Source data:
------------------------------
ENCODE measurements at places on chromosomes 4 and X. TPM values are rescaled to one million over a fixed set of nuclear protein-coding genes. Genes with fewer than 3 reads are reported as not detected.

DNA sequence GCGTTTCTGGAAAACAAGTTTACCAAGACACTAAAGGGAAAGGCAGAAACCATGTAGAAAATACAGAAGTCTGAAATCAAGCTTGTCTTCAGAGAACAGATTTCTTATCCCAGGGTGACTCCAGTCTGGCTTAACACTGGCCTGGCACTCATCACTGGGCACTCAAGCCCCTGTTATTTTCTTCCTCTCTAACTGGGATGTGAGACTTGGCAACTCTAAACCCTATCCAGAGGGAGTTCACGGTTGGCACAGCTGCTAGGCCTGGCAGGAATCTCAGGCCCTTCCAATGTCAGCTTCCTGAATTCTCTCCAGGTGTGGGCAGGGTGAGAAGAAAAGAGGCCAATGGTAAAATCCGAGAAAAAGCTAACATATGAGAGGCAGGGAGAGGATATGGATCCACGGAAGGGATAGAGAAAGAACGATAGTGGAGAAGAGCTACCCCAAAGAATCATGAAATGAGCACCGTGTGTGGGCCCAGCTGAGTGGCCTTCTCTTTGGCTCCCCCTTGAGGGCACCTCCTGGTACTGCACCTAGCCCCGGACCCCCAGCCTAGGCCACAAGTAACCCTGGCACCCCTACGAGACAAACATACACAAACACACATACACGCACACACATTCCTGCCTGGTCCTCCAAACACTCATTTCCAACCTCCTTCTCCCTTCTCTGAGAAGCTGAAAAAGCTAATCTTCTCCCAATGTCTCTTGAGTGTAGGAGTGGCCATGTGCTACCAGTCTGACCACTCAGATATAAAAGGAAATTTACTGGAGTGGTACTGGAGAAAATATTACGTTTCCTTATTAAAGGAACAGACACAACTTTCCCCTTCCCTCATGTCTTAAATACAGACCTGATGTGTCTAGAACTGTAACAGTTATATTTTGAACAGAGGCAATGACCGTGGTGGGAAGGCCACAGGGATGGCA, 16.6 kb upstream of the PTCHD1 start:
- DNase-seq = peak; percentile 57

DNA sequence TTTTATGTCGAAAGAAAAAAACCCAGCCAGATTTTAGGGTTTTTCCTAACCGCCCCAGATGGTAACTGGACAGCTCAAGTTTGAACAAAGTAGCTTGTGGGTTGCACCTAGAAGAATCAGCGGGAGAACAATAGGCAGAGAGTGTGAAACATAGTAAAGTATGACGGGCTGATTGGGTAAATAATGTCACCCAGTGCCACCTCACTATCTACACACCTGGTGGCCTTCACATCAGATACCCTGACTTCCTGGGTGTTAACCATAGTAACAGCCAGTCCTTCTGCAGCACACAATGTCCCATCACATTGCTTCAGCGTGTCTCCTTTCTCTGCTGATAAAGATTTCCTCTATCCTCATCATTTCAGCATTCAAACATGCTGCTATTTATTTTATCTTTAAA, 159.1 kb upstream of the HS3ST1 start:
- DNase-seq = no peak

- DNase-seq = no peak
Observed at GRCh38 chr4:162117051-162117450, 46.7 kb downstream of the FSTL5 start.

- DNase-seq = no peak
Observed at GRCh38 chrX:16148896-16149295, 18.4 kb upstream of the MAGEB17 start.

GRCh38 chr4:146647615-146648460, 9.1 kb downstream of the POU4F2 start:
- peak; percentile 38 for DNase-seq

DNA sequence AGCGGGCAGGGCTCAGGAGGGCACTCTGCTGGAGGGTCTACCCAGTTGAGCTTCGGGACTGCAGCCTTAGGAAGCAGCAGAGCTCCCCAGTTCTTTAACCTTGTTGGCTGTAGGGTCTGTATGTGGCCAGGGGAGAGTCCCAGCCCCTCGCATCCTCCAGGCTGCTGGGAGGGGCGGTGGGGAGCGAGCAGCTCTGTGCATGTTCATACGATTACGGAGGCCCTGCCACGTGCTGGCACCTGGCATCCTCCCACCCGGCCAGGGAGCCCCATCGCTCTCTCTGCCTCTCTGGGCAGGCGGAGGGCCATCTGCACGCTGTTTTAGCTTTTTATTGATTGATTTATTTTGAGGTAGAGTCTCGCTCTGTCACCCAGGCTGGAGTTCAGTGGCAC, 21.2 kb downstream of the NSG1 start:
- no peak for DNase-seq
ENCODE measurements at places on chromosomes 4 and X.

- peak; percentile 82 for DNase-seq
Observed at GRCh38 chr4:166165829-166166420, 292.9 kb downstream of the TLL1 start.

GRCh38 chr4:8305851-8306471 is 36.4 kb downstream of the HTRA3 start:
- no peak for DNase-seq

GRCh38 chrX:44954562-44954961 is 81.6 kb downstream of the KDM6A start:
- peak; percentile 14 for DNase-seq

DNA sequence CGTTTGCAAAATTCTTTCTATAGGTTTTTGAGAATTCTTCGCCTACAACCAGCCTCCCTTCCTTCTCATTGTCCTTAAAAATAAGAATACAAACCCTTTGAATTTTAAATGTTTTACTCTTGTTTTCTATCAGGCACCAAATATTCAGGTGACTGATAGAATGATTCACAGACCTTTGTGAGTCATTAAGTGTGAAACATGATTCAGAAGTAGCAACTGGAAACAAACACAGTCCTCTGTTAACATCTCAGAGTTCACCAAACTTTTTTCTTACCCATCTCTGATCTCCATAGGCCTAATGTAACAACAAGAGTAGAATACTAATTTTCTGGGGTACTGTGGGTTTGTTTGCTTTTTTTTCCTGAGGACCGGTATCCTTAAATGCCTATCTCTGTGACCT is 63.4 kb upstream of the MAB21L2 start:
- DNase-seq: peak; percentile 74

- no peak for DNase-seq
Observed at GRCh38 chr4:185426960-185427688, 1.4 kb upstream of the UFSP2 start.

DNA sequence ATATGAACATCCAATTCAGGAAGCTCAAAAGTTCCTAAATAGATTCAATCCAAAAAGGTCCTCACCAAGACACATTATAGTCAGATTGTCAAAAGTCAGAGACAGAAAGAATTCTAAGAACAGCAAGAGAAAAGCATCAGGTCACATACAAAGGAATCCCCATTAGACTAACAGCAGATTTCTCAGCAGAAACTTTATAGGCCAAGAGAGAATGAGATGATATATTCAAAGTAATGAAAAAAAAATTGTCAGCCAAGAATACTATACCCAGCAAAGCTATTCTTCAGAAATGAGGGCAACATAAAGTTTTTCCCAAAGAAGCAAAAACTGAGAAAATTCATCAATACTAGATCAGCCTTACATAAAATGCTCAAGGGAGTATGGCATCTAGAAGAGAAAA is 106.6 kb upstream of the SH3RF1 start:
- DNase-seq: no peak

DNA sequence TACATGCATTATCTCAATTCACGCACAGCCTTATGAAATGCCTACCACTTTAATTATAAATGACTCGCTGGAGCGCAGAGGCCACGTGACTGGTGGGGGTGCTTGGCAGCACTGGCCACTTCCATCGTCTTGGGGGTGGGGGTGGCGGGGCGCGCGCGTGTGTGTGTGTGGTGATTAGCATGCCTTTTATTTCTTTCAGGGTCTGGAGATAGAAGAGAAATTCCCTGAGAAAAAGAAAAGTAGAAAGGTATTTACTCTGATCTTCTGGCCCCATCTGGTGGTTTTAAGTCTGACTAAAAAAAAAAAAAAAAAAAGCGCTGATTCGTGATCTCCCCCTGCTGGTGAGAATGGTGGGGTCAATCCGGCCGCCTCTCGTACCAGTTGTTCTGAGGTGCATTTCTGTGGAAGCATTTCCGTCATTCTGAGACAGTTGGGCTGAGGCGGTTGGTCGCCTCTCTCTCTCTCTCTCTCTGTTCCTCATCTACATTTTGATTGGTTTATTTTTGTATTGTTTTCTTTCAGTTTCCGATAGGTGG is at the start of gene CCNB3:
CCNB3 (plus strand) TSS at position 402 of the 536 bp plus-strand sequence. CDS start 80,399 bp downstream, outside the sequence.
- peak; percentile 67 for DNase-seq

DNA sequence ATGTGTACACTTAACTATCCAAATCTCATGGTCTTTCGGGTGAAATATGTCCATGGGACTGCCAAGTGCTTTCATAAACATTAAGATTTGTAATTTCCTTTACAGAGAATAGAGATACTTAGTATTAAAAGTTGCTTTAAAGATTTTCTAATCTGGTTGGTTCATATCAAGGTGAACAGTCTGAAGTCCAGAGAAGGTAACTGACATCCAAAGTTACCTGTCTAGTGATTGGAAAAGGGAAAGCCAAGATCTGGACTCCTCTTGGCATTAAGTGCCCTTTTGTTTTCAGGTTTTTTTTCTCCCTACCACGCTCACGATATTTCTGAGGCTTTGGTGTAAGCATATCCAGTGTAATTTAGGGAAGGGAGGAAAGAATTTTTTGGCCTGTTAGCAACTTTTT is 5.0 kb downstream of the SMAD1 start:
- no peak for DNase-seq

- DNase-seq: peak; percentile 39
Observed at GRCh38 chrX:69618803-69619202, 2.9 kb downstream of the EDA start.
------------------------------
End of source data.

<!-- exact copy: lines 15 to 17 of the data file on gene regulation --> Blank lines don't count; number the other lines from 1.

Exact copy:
- peak; percentile 82 for DNase-seq
Observed at GRCh38 chr4:166165829-166166420, 292.9 kb downstream of the TLL1 start.

GRCh38 chr4:8305851-8306471 is 36.4 kb downstream of the HTRA3 start: